An Unavoidable Disease?


Girl Guides Search and Rescue Dutchmans Pool Que Que Southern Rhodesia Gail Owen on branch R Jennifer Combrink Leslie Candy

An Unavoidable Disease?

Mom wished she had never grown up and remained fourteen forever.  She wanted to prolong the first stage of teenagedom through Guiding for every girl she could.  They were such a joy to work with then: helpful, cheerful and keen to learn. 

An Unavoidable Disease?

Besides our afternoon expeditions we went to camp often in the winter months of June, July and August. As I’ve already mentioned I had some hang-ups with issues of hygiene and the potential for disease of one sort or another.

Our camps were highly organized and began like this:

Cooks rose at 6.30 and got to work while the rest of the troop did P.T.( physical training i.e. calisthenics), after which we washed, aired our bedding, rolled up the brailing of our tents and got ready for inspection.

Then we all assembled in a horseshoe. The color party would raise the Guide flag.  One of the leaders, chosen at the Court of Honor the night before, would choose a prayer, and with the day’s program announced, we would all fall out, ready for the always substantial breakfast.  Grace would be sung, often in parts led by Dyllis and Gwyneth Lloyd, the daughters of the Welsh Minister of St. Stephen’s Presbyterian Church.

Breakfast typically consisted of mealie meal porridge (thick grits) with sugar and milk, scrambled eggs, sausages and fried tomato, followed by thick slices of brown bread with butter and spira gira jam (melon and ginger).  It was all washed down with lots of milky tea served from a huge enamel jug.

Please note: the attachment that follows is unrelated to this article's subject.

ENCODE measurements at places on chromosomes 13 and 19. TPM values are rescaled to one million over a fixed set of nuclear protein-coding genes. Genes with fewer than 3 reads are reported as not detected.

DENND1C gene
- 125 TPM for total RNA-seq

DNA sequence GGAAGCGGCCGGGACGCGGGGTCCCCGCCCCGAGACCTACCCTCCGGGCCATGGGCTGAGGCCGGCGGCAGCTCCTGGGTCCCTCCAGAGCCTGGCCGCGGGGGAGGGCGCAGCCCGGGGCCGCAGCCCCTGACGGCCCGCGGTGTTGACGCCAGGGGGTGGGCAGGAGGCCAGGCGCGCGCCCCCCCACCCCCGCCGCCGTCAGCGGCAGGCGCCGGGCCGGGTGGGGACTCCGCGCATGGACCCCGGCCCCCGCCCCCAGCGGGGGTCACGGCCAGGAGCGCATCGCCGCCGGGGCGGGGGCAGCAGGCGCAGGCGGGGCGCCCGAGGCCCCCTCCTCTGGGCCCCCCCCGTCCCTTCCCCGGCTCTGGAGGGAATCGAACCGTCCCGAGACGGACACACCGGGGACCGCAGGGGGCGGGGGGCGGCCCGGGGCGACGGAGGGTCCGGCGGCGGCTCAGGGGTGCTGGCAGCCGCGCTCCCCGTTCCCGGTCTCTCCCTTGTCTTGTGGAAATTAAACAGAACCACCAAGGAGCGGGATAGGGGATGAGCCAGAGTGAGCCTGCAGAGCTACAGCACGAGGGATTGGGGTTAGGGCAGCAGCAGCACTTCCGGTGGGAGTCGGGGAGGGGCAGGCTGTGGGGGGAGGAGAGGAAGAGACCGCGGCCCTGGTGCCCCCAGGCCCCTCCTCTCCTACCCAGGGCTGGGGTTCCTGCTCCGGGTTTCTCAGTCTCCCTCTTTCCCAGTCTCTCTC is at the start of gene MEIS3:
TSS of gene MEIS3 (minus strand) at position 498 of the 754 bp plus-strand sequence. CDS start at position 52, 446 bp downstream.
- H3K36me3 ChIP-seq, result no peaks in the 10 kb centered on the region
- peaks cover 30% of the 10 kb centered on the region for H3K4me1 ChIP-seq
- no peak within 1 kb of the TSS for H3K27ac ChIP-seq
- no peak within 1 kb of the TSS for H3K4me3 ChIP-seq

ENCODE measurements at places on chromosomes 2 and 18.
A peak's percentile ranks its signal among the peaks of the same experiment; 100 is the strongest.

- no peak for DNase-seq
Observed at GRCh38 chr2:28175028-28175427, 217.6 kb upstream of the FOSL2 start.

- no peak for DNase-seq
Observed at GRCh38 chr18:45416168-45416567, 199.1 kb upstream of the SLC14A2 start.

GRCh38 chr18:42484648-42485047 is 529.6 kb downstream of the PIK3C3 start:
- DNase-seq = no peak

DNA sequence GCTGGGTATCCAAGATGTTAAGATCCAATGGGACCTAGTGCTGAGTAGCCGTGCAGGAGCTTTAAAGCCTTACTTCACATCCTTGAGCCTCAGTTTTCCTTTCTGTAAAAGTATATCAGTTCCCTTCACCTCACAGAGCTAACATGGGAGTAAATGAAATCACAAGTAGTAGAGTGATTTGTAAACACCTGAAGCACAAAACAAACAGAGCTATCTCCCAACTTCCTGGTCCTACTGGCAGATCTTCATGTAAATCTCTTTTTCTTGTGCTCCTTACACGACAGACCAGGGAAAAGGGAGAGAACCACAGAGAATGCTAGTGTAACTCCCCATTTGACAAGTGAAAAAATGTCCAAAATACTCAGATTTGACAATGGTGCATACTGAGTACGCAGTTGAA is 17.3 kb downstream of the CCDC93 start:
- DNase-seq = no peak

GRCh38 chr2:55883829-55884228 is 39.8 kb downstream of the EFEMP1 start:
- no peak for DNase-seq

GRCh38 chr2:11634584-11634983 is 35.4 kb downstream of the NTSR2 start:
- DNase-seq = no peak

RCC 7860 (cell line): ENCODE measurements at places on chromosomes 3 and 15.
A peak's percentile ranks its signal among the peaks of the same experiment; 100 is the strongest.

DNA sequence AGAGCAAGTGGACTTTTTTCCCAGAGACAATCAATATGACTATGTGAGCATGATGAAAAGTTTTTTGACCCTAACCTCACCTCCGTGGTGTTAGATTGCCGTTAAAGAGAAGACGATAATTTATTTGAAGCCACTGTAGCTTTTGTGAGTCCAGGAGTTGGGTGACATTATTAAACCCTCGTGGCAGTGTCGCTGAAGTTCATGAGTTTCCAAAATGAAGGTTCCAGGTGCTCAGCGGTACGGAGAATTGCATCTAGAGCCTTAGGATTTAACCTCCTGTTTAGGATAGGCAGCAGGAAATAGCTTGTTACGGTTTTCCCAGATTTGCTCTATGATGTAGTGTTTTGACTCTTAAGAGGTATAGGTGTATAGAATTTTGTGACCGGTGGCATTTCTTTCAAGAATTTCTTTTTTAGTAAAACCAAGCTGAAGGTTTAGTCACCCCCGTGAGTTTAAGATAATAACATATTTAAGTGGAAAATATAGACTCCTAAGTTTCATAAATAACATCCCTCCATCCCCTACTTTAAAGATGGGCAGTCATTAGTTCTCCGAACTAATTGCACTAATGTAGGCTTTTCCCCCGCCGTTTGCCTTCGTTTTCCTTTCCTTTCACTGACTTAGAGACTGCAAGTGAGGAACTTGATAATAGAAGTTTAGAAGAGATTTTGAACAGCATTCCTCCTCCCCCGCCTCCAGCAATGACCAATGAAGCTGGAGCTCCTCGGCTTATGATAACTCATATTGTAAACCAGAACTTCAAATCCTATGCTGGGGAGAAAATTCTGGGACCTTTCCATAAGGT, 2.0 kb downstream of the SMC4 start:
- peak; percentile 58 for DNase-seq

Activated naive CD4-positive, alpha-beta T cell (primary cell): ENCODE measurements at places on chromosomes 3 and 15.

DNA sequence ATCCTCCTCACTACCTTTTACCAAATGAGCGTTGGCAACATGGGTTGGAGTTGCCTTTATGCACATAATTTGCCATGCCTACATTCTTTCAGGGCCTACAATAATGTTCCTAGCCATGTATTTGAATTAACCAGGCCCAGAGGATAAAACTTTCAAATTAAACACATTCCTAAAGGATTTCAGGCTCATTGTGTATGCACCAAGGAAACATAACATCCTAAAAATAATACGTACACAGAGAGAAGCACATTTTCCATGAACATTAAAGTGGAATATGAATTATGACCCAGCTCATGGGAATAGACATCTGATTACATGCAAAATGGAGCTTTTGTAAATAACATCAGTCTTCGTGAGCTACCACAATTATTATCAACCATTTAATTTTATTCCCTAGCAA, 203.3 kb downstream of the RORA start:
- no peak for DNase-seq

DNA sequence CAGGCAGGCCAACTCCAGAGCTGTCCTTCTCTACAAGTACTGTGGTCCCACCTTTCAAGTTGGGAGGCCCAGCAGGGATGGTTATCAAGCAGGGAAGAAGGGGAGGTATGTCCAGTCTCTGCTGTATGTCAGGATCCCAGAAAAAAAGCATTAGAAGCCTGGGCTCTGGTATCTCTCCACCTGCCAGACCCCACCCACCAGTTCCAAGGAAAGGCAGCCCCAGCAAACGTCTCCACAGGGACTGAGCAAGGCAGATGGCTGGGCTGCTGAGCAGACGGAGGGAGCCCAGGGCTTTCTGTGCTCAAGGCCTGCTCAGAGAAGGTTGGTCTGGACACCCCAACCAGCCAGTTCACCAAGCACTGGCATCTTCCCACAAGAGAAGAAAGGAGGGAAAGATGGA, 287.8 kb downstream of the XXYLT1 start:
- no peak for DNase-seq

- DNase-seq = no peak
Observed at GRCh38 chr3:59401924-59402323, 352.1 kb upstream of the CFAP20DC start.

Breakfast over, the big job was washing up the big porridge pot, utensils, dish cloths and tea bag and tidying up the Quarter Master’s store.  The Health Patrol shoveled the latrines and cleaned the wash house with their hand carried water.  They laid the campfire after they had covered the rubbish pit.  Orderly Patrol cleaned and filled the lanterns ready for the evening, incinerated rubbish and collected wood for the fire.

With everything spick and span we were ready for inspections: personal and tent.

Then, it was time to work on our merit badges: Gadget Making, First Aid, Knotting, Nature Lore.

Tea came as a welcome break and then we played ‘wide games’: Tracks to Adventure Mom called it.  We went on nature rambles always with an objective in mind.  We were to return with a good bundle of firewood properly tied together with correct knots.  Or collect different woods and name them, make a fire and see which ones burned the fastest, which ones made the hottest ashes, saving a specimen of each for entry into the Nature Log Book.  We’d scavenger hunt with a bundle of wool scraps, match the colors in nature and identify the leaves, berries and twigs when we returned to camp.

Finally we’d test our knotting skills, help each other and trust each other with search and rescue exercises on the kopjes. That’s how friendships were forged.

All the other girls returned from Tracks to Adventure to normal lives by Sunday evening.  I couldn’t find my way to short shorts but did eventually find my way into a swimming costume.  Perhaps this was a perfect fit for me?  After lap practice the BSAP (British South Africa Police) water polo team would arrive.  I never managed to rope myself a policeman, but I had succumbed, despite Mom’s best efforts, to that most terrible of diseases: Boy Madness.